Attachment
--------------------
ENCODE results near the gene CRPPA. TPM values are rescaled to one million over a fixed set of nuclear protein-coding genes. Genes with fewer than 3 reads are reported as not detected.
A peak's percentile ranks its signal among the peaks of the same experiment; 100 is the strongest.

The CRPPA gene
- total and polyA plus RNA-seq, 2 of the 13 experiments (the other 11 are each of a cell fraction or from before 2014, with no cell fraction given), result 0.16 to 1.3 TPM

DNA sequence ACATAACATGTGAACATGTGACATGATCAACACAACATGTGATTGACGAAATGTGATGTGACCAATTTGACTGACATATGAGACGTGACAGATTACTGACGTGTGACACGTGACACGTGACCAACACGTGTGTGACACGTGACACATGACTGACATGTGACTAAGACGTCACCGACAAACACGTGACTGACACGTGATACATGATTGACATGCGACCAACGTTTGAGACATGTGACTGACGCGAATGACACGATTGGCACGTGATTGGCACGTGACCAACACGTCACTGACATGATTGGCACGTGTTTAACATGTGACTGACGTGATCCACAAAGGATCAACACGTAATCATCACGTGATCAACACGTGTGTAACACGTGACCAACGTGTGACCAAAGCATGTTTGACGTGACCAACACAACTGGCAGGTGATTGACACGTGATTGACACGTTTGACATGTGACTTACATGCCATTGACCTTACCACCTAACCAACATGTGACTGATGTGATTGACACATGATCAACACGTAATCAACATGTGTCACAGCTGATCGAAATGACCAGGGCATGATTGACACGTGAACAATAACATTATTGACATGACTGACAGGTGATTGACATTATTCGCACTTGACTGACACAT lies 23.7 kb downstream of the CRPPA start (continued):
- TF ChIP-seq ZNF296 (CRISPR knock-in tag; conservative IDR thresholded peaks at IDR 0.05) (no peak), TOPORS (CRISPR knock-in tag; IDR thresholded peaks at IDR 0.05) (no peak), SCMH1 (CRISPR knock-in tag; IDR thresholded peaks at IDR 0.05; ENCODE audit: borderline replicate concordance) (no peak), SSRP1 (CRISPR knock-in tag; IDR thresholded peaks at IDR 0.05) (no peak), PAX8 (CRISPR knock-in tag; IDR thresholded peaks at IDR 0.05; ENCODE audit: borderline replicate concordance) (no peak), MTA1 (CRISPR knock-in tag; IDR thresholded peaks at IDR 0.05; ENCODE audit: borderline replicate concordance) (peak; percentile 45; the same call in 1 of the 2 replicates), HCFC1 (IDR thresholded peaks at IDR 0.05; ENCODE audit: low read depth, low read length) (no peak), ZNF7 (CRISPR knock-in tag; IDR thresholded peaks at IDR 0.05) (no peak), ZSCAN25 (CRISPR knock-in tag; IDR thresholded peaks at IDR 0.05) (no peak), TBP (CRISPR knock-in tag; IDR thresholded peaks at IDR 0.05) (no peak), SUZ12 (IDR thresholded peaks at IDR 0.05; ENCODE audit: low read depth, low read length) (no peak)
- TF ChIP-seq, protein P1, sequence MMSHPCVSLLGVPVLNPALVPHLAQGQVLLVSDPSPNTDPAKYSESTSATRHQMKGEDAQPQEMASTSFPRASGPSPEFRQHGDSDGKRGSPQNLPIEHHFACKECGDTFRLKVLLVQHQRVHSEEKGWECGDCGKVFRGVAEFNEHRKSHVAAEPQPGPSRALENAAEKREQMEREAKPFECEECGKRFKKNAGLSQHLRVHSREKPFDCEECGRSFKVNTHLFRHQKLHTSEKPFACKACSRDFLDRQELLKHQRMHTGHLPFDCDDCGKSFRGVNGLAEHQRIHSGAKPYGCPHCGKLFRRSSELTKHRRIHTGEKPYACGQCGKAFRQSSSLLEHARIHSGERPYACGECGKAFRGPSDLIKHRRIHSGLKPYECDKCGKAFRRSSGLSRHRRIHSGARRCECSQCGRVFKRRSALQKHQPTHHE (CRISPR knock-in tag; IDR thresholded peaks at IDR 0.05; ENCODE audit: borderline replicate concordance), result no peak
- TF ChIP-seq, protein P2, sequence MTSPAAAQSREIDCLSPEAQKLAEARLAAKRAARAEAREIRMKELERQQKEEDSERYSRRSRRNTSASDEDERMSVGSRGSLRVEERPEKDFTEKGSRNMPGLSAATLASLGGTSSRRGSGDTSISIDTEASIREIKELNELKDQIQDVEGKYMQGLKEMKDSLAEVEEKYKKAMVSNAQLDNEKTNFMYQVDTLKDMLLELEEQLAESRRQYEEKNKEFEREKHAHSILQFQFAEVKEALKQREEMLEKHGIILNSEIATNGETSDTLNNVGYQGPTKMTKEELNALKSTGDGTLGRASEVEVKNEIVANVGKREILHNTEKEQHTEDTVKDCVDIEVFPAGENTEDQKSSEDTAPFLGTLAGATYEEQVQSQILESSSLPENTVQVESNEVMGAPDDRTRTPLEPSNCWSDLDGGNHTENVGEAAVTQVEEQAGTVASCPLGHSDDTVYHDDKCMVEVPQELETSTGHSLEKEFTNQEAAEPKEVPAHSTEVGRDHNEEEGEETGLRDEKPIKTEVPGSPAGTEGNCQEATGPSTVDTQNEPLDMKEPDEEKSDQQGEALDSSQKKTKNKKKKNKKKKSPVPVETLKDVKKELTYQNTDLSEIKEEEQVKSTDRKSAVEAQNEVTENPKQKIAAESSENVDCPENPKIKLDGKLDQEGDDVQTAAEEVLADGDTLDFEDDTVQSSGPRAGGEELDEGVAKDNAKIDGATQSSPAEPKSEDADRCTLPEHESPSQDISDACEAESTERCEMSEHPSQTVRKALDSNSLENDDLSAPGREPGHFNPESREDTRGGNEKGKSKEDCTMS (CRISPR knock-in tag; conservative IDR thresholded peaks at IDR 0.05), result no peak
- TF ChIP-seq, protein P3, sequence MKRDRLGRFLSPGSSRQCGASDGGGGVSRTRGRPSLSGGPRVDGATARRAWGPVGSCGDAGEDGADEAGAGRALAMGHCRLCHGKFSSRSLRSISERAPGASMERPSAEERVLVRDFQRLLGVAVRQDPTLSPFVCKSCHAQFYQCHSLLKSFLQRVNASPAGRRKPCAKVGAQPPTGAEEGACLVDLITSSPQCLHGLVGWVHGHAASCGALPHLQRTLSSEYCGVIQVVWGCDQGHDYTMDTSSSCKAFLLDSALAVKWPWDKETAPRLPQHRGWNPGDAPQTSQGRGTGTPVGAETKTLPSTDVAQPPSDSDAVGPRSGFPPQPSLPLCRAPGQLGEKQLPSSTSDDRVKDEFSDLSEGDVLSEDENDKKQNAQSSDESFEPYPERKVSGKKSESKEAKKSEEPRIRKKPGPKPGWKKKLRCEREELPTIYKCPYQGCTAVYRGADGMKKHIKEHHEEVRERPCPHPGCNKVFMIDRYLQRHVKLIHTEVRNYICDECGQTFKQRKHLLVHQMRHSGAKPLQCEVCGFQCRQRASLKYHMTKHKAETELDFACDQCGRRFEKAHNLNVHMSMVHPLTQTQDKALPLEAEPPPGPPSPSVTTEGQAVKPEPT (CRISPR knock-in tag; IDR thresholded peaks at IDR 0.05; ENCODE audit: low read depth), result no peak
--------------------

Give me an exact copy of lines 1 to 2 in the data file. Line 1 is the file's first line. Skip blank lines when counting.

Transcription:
ENCODE results near the gene CRPPA. TPM values are rescaled to one million over a fixed set of nuclear protein-coding genes. Genes with fewer than 3 reads are reported as not detected.
A peak's percentile ranks its signal among the peaks of the same experiment; 100 is the strongest.